Dear Land of Hope, thy hope is crowned.
God make thee mightier yet!
On Sov'ran brows, beloved, renowned,
Once more thy crown is set.
Thine equal laws, by Freedom gained,
Have ruled thee well and long;
By Freedom gained, by Truth maintained,
Thine Empire shall be strong.

Land of Hope and Glory,
Mother of the Free,
How shall we extol thee,
Who are born of thee?
Wider still and wider
Shall thy bounds be set;
God, who made thee mighty,
Make thee mightier yet.

—A.C. Benson (1902)

Though no one appears to learn very much from history, the rulers of empires assuredly learn the least.

—James Baldwin (1971)

GREAT BRITAIN, at the height of her power, controlled a quarter of the world's population, a fifth of its dry surface, and enjoyed unchallenged mastery over its oceans. This course surveys the full scope of British overseas expansion from the sixteenth century through the twentieth. The British Empire was one of the greatest trans-cultural phenomena of the modern world and thus the scope of our study will be accordingly wide. We will move back and forth between the history of imperial Britain and her many overseas possessions as we encounter narratives of conquest, settlement, collaboration, resistance, and technological and cultural exchange in the furthest reaches of British influence in Asia, Africa, the Americas, the Caribbean, and the Pacific.

The study of the British Empire is an ambitious undertaking. It is a vast and problematic subject and requires from the student of history a good measure of intellectual curiosity, open-mindedness, and a willingness to venture into unfamiliar territory and encounter new historical problems and interpretations. We must always be attentive to the traditions of interpretation and meaning that have characterized the study of the British Empire at different times and mindful of what these have to tell us about the imperial experience. As the historian Richard Drayton reminds us, when we speak of "the British Empire," we are not referring to one single entity with a continuous history. Rather we are often speaking of many histories that overlap in time and space and are part of something that is neither British nor indeed an empire in the truest sense.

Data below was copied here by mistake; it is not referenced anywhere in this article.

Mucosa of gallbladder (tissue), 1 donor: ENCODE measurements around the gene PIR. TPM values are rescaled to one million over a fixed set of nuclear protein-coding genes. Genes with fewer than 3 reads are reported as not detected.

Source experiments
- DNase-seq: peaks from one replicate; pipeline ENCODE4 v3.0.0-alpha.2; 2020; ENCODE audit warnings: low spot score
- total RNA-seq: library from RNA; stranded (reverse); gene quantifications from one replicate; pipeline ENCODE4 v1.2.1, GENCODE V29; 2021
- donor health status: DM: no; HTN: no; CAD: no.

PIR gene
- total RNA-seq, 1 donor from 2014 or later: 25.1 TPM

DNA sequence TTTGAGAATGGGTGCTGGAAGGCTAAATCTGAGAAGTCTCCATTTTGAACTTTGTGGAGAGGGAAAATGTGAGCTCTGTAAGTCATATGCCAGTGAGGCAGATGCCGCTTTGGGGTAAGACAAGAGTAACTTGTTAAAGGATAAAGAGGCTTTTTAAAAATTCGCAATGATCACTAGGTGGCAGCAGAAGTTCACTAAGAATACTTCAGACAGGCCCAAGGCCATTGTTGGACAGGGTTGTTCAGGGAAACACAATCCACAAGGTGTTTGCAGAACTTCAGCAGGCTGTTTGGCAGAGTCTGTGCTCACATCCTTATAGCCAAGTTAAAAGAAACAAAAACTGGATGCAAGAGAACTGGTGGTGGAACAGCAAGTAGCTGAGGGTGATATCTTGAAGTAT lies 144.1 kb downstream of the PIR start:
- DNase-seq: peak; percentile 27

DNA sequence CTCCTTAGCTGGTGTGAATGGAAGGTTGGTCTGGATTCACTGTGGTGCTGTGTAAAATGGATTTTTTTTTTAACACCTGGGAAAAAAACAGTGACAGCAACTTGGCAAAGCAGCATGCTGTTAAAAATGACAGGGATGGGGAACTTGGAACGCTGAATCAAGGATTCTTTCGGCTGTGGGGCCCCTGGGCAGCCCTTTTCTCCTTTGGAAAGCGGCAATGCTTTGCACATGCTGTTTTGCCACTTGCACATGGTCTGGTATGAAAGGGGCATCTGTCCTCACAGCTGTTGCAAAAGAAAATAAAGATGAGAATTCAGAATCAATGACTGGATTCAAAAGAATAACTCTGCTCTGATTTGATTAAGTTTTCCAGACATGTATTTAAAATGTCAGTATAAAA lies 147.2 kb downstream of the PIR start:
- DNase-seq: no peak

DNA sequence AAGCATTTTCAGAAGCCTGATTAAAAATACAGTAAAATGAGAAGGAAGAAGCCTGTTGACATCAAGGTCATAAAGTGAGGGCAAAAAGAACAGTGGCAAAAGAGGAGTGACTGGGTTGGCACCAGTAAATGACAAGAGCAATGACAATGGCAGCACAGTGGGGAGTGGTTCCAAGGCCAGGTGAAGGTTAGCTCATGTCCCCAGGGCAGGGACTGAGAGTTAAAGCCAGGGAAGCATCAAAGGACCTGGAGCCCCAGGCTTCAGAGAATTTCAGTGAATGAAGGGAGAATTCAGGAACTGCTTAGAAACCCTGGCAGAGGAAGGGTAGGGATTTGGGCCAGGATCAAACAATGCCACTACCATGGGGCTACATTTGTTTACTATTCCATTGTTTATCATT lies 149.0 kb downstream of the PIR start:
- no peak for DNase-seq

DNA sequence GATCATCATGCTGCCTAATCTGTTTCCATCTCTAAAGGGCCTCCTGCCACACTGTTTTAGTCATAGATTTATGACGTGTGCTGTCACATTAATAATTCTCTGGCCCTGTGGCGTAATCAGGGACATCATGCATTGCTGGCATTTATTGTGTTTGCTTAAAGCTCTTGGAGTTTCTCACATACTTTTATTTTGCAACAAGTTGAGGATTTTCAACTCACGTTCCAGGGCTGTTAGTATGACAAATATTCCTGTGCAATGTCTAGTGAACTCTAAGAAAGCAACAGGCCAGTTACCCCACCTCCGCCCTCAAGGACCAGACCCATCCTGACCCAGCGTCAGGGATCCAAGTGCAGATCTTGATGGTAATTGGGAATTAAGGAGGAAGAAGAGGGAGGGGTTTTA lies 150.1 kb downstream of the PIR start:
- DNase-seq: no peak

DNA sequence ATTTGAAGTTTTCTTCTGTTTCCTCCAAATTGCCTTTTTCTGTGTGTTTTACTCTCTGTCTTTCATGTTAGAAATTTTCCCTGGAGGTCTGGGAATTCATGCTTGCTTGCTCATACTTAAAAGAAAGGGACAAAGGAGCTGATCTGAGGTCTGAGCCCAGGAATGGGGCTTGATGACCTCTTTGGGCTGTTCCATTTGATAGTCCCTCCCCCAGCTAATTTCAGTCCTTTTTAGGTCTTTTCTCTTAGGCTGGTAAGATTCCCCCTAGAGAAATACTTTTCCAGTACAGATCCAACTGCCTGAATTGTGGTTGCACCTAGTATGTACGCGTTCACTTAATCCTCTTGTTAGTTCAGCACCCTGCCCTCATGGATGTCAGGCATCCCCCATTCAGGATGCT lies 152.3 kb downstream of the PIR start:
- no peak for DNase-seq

Readings for this course will combine historical scholarship with literature, documents, and music from different periods and places. Students are encouraged to view all of these sources as historical texts and to consider broader questions about the nature of imperialism, economic interdependence, "globalization," culture, race, gender, "progress," and modernity. Through the critical study of history, we encounter ourselves, and the world in which we live, in new and interesting ways.

This is a 300-level course generally reserved for juniors and seniors. There are no prerequisites but HIST 121, 222, or 224 are recommended. This course counts as an elective in the international affairs major.

David Campion
Pamplin Associate Professor of History
Miller 409 | MSC 41

Lewis & Clark College
0615 SW Palatine Hill Road
Portland, Oregon 97219 USA

Tel: 503.768.7435
Fax: 503.768.7418
Email: campion@lclark.edu

Class Hours:
MWF 11:30-12:30
Howard 243

Office Hours:
MW 1:30-3:30
(or by appointment)
Miller 409

Course Requirements

Schedule of Classes

Assignment Guidelines

The British Empire in Film

The British Empire Online

Prof. Campion's Other Courses

Top (left to right):
Sikh Officers, Raphael Tuck & Sons c.1910
Imperial Airways poster, c.1935, artist unknown
Britain's Imperial Lion, artist unknown
Queen Victoria, 1882, photograph by Alexander Bassano
Montague Dawson, HMS Java and USS Constitution off the coast of Brazil, 1812

Bottom (left to right):
Aden postage, King George VI and Queen Elizabeth 25th wedding anniversary, 1948
Canadian infantrymen storming a kopje in South Africa, c.1900, photograph by Capt. J.A. Holson © National Army Museum
"Our Heroes," A march in honour of Lords Kitchener and Roberts by Max Werner, c.1900
Victoria Terminus, Bombay, G.B.V. Ghoni, c.1910
G.W. Joy, The Death of General Gordon, 1893 © Leeds Art Gallery

Created by campion@lclark.edu | Updated December 2017